Lucian Freud (1922–2011) was one of the greatest figurative painters of the twentieth century. With an unflinching eye and an uncompromising commitment to his work, he created masterpieces that continue to inspire contemporary artists to the present day.
Spanning nearly 70 years, Freud’s career has often been overshadowed by his biography and celebrity. This book re-examines his paintings through a broad series of original approaches. Texts by a variety of rising and established international writers explore topics ranging from the compositional echoes of old master paintings in Freud’s works, to the contextualization of his practice within the class struggles of 1980s Britain. Throughout the book, leading contemporary painters such as Tracey Emin and Chantal Joffe give insightful testimony to the relevance of Freud today.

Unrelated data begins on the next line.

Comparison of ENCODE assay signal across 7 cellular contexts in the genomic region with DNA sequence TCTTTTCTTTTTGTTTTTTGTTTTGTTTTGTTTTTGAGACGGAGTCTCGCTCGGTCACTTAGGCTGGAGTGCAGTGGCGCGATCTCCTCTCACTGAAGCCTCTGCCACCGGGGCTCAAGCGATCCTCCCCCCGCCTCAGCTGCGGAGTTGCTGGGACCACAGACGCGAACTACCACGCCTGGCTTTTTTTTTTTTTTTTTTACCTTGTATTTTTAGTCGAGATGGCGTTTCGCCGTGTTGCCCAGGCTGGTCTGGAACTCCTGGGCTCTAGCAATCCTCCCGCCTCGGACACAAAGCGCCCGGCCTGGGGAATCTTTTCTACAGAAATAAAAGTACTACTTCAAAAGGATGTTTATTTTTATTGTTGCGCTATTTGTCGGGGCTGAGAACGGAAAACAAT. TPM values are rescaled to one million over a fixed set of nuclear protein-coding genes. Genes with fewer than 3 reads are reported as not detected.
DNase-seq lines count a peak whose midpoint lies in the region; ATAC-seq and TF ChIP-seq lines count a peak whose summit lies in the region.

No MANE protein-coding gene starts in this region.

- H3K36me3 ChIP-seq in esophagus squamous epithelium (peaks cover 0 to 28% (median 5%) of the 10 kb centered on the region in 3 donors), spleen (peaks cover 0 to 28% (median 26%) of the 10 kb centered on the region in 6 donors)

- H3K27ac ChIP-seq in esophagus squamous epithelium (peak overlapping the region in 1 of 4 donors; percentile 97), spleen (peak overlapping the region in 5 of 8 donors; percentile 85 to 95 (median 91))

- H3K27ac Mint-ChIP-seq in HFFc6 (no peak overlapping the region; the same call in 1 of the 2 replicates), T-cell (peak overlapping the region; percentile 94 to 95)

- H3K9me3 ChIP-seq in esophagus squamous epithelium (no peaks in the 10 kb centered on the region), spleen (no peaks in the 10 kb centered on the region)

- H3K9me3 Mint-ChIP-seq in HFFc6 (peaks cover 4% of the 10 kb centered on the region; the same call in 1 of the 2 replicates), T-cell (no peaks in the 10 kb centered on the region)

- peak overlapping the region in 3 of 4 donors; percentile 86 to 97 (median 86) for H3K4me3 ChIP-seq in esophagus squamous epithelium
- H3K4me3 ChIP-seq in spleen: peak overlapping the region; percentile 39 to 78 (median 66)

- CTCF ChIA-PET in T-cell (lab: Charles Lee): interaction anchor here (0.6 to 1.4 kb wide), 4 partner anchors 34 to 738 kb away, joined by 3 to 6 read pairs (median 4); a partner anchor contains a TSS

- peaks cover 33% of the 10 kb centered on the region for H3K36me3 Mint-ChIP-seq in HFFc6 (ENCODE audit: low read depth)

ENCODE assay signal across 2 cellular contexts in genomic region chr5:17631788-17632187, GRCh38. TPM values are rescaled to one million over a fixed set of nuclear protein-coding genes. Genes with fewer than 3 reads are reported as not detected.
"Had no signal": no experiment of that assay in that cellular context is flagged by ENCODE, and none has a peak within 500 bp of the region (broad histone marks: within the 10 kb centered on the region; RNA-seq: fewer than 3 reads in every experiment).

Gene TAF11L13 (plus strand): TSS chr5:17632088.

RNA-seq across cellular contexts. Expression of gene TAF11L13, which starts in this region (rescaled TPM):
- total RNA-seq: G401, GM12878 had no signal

Marking the 100th anniversary of Freud’s birth, this publication accompanies the first major exhibition of his work in 10 years. Presenting fresh perspectives on his paintings, it introduces Freud to a new generation of scholars and enthusiasts – demonstrating his lasting international importance.
Published by National Gallery Global/Distributed by Yale University Press